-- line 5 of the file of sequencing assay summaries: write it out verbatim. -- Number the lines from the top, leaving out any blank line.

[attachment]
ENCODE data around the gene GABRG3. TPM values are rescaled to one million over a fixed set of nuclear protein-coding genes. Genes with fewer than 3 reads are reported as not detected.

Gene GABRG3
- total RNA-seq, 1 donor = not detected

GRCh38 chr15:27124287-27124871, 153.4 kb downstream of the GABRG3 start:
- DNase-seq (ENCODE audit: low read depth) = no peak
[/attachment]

- DNase-seq (ENCODE audit: low read depth) = no peak